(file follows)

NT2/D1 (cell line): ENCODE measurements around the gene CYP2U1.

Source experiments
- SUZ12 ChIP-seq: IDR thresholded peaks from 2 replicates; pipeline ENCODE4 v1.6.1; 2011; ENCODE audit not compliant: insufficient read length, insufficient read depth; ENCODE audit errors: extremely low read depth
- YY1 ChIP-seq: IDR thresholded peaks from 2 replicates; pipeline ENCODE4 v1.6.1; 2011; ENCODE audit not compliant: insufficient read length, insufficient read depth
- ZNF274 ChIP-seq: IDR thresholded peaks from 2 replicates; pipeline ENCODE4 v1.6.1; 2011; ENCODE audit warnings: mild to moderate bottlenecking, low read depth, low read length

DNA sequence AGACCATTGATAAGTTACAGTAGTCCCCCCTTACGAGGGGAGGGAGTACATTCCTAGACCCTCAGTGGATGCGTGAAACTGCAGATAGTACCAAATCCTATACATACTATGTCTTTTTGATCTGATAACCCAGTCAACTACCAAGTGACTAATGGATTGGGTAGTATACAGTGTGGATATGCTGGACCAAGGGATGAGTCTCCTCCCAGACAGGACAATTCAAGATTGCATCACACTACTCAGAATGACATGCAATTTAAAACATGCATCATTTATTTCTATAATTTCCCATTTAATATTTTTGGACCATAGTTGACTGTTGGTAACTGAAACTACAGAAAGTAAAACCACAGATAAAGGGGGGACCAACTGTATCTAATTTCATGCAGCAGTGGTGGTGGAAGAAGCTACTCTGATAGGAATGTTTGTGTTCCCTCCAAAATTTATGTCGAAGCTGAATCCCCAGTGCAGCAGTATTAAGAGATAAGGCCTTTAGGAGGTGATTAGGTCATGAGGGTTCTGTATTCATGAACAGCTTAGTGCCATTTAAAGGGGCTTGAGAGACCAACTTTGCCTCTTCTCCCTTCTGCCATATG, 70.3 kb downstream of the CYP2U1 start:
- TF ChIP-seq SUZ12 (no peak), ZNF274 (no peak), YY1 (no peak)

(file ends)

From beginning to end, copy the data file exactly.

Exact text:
NT2/D1 (cell line): ENCODE measurements around the gene CYP2U1.

Source experiments
- SUZ12 ChIP-seq: IDR thresholded peaks from 2 replicates; pipeline ENCODE4 v1.6.1; 2011; ENCODE audit not compliant: insufficient read length, insufficient read depth; ENCODE audit errors: extremely low read depth
- YY1 ChIP-seq: IDR thresholded peaks from 2 replicates; pipeline ENCODE4 v1.6.1; 2011; ENCODE audit not compliant: insufficient read length, insufficient read depth
- ZNF274 ChIP-seq: IDR thresholded peaks from 2 replicates; pipeline ENCODE4 v1.6.1; 2011; ENCODE audit warnings: mild to moderate bottlenecking, low read depth, low read length

DNA sequence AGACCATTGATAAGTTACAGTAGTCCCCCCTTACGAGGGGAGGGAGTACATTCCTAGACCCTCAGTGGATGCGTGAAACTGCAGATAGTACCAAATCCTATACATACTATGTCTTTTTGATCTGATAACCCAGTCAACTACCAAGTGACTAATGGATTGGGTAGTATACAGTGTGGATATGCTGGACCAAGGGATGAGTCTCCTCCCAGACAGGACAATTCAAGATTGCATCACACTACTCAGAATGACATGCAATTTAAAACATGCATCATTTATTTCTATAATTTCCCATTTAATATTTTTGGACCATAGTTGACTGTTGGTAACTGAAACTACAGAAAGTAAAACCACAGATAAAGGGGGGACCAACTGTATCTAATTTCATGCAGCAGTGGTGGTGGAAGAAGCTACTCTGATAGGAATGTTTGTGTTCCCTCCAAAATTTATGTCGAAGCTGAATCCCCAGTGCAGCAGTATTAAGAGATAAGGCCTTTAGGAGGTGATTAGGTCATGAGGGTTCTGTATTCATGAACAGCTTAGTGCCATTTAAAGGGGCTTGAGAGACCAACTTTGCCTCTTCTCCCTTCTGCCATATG, 70.3 kb downstream of the CYP2U1 start:
- TF ChIP-seq SUZ12 (no peak), ZNF274 (no peak), YY1 (no peak)